Bacharou Gorel had 300 head of cattle before the food security crisis began in Niger. Today he has only 53 left. From Tilabéri in the west, through the central region of Maradi, and into Diffa in the far east of the country, no region has been spared this massive loss of livestock, according to Harouna Abarchi, from AREN (the Association for the Revival of Livestock in Niger), a non-governmental organisation based in Niamey, the Nigerien capital.

Results from a referendum in Niger show more than 90 per cent of voters backed a new constitution designed to return the country to civilian rule. The constitution was put forward by the junta leaders who came to power in a coup which ousted ex-President Mamadou Tandja in February.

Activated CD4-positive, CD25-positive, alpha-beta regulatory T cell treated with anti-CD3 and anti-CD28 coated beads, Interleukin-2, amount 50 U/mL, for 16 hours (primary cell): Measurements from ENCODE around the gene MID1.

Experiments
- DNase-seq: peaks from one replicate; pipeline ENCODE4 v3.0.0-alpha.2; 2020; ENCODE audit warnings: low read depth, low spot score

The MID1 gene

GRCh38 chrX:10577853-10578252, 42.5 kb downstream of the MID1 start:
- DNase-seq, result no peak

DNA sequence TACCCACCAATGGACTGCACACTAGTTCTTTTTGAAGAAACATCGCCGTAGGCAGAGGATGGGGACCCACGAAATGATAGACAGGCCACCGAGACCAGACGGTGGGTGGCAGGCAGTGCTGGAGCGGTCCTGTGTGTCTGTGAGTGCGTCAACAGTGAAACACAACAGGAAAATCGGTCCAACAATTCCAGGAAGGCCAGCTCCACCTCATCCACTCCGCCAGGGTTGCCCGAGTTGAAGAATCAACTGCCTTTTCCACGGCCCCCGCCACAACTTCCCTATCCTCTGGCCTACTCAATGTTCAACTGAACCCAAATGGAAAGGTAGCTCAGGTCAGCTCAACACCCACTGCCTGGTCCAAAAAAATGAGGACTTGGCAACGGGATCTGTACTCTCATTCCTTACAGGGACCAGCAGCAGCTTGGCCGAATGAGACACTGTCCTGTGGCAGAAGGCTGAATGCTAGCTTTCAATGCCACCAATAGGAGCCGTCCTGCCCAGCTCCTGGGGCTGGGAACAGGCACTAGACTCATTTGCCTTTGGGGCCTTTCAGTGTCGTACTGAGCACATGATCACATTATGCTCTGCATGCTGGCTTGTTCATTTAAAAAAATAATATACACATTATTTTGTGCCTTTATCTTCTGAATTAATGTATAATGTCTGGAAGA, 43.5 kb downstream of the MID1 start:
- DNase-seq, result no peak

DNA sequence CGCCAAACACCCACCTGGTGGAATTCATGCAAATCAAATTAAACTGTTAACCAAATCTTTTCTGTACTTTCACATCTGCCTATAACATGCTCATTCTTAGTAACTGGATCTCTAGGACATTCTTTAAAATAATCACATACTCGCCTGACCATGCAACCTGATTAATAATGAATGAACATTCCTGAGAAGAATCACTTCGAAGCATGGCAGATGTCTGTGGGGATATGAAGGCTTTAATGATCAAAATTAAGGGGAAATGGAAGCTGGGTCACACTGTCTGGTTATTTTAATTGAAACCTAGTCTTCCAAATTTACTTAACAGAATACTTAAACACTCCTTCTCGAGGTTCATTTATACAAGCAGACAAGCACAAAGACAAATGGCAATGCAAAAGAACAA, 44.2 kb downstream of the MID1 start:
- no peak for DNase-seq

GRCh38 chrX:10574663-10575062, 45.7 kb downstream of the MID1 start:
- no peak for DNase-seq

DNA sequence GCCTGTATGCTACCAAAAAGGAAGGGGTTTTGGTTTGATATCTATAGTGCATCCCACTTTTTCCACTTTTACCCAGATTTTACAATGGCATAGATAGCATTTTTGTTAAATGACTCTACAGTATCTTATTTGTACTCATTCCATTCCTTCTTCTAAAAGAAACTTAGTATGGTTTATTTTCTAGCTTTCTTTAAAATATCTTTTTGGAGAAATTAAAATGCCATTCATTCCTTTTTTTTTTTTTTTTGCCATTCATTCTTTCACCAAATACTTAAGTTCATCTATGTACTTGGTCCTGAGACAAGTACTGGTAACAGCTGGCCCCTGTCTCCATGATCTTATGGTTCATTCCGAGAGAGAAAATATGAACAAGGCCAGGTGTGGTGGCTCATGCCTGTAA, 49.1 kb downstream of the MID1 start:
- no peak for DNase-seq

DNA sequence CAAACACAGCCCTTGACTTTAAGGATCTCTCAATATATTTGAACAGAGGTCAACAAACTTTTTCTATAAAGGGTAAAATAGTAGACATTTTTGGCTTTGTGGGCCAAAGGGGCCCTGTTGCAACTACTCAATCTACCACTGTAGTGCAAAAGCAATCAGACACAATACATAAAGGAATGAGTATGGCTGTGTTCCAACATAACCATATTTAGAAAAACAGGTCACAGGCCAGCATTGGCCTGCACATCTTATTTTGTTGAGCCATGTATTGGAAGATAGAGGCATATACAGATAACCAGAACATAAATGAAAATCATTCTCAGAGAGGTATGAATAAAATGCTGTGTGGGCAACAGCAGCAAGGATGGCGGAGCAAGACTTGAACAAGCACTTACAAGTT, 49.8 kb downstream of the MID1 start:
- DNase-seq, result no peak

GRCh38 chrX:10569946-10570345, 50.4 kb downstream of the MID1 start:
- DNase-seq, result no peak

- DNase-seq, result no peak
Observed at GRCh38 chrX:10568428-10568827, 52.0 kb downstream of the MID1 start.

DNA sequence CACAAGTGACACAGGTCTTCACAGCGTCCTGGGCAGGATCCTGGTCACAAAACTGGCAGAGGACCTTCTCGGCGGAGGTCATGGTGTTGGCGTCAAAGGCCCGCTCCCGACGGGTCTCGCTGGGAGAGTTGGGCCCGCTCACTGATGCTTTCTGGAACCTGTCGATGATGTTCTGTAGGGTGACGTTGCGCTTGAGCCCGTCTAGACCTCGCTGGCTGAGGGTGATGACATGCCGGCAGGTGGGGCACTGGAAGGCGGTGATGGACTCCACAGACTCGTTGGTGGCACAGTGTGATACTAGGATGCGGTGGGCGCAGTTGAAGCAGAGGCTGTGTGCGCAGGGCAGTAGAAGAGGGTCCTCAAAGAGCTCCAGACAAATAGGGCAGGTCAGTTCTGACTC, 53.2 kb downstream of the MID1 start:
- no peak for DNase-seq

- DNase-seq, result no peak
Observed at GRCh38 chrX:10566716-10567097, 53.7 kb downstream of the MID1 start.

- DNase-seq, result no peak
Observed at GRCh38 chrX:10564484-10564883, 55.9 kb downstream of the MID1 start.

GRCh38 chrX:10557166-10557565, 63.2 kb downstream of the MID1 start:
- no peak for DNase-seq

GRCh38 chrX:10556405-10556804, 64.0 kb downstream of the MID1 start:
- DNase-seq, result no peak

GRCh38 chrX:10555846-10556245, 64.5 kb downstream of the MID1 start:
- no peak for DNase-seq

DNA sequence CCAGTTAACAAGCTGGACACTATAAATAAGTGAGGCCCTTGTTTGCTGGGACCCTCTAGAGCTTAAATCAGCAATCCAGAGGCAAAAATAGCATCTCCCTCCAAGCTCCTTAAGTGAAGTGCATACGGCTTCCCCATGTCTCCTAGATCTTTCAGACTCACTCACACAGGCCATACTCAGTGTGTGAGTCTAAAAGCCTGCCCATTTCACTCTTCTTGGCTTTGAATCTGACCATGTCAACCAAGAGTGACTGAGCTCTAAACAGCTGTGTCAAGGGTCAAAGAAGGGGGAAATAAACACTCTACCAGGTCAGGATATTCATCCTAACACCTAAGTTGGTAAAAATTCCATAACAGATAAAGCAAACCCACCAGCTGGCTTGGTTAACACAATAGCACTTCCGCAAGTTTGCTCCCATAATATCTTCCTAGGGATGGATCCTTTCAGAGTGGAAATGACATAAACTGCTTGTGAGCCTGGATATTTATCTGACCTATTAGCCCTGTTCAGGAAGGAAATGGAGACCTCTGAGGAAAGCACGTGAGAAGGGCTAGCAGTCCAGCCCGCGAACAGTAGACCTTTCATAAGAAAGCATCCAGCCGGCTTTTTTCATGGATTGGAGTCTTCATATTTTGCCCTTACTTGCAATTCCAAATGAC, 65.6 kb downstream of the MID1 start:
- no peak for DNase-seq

Writing as Nigeria marks 50 years of independence, Sokari Ekine stresses that as vivid as the photos within Ed Kashi’s work ‘Curse of the Black Gold’ are, the reality for Niger Deltans is even worse.

The United Nations World Food Programme (WFP) has begun a major round of feeding for 670,000 children under the age of two and their families in drought-stricken Niger, where as many as eight million people need assistance. People in the West African nation are experiencing severe food shortages as a result of a prolonged drought that has caused crop failure and livestock deaths.

Niger's National Advisory Council, a legislative organ overseeing the country's transition, is reviewing a draft Constitution aimed at returning the landlocked west African nation to democracy. The document, laid out in 14 titles and 190 articles, is based on the texts of a previous Constitution, in force until the military coup of 18 February that toppled the regime of President Mamadou Tandja.